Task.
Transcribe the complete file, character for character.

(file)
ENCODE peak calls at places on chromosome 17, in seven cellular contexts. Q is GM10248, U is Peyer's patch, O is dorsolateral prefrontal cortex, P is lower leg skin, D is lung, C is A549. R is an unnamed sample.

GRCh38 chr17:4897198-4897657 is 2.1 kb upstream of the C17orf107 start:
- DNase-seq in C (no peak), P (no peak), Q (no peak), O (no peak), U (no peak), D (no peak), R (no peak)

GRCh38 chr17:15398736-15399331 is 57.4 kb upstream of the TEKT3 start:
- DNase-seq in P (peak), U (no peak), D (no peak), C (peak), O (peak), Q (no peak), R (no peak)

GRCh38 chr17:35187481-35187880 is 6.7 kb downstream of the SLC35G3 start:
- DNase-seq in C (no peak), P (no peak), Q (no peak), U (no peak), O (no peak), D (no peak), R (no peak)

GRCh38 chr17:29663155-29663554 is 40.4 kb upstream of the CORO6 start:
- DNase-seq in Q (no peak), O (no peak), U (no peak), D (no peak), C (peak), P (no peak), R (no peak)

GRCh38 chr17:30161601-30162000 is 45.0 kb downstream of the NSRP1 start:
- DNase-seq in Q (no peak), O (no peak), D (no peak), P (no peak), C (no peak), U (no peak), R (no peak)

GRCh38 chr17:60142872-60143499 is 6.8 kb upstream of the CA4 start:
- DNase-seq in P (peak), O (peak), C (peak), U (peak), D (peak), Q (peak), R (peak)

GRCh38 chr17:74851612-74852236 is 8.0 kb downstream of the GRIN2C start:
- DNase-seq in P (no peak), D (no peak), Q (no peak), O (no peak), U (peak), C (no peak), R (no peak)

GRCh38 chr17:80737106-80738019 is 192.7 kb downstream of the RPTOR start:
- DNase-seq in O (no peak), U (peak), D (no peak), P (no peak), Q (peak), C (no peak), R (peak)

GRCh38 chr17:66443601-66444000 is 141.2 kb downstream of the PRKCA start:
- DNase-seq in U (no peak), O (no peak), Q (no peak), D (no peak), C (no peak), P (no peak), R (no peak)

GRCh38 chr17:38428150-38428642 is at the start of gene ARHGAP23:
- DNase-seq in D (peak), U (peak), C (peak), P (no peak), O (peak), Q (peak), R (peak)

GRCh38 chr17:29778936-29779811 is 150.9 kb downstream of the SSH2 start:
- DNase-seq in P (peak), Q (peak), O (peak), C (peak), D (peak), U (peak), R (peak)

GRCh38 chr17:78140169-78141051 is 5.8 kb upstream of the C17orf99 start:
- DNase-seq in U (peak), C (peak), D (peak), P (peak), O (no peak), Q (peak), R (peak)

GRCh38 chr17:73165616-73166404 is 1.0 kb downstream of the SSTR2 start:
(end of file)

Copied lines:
ENCODE peak calls at places on chromosome 17, in seven cellular contexts. Q is GM10248, U is Peyer's patch, O is dorsolateral prefrontal cortex, P is lower leg skin, D is lung, C is A549. R is an unnamed sample.

GRCh38 chr17:4897198-4897657 is 2.1 kb upstream of the C17orf107 start:
- DNase-seq in C (no peak), P (no peak), Q (no peak), O (no peak), U (no peak), D (no peak), R (no peak)

GRCh38 chr17:15398736-15399331 is 57.4 kb upstream of the TEKT3 start:
- DNase-seq in P (peak), U (no peak), D (no peak), C (peak), O (peak), Q (no peak), R (no peak)

GRCh38 chr17:35187481-35187880 is 6.7 kb downstream of the SLC35G3 start:
- DNase-seq in C (no peak), P (no peak), Q (no peak), U (no peak), O (no peak), D (no peak), R (no peak)

GRCh38 chr17:29663155-29663554 is 40.4 kb upstream of the CORO6 start:
- DNase-seq in Q (no peak), O (no peak), U (no peak), D (no peak), C (peak), P (no peak), R (no peak)

GRCh38 chr17:30161601-30162000 is 45.0 kb downstream of the NSRP1 start:
- DNase-seq in Q (no peak), O (no peak), D (no peak), P (no peak), C (no peak), U (no peak), R (no peak)

GRCh38 chr17:60142872-60143499 is 6.8 kb upstream of the CA4 start:
- DNase-seq in P (peak), O (peak), C (peak), U (peak), D (peak), Q (peak), R (peak)

GRCh38 chr17:74851612-74852236 is 8.0 kb downstream of the GRIN2C start:
- DNase-seq in P (no peak), D (no peak), Q (no peak), O (no peak), U (peak), C (no peak), R (no peak)

GRCh38 chr17:80737106-80738019 is 192.7 kb downstream of the RPTOR start:
- DNase-seq in O (no peak), U (peak), D (no peak), P (no peak), Q (peak), C (no peak), R (peak)

GRCh38 chr17:66443601-66444000 is 141.2 kb downstream of the PRKCA start:
- DNase-seq in U (no peak), O (no peak), Q (no peak), D (no peak), C (no peak), P (no peak), R (no peak)

GRCh38 chr17:38428150-38428642 is at the start of gene ARHGAP23:
- DNase-seq in D (peak), U (peak), C (peak), P (no peak), O (peak), Q (peak), R (peak)

GRCh38 chr17:29778936-29779811 is 150.9 kb downstream of the SSH2 start:
- DNase-seq in P (peak), Q (peak), O (peak), C (peak), D (peak), U (peak), R (peak)

GRCh38 chr17:78140169-78141051 is 5.8 kb upstream of the C17orf99 start:
- DNase-seq in U (peak), C (peak), D (peak), P (peak), O (no peak), Q (peak), R (peak)

GRCh38 chr17:73165616-73166404 is 1.0 kb downstream of the SSTR2 start: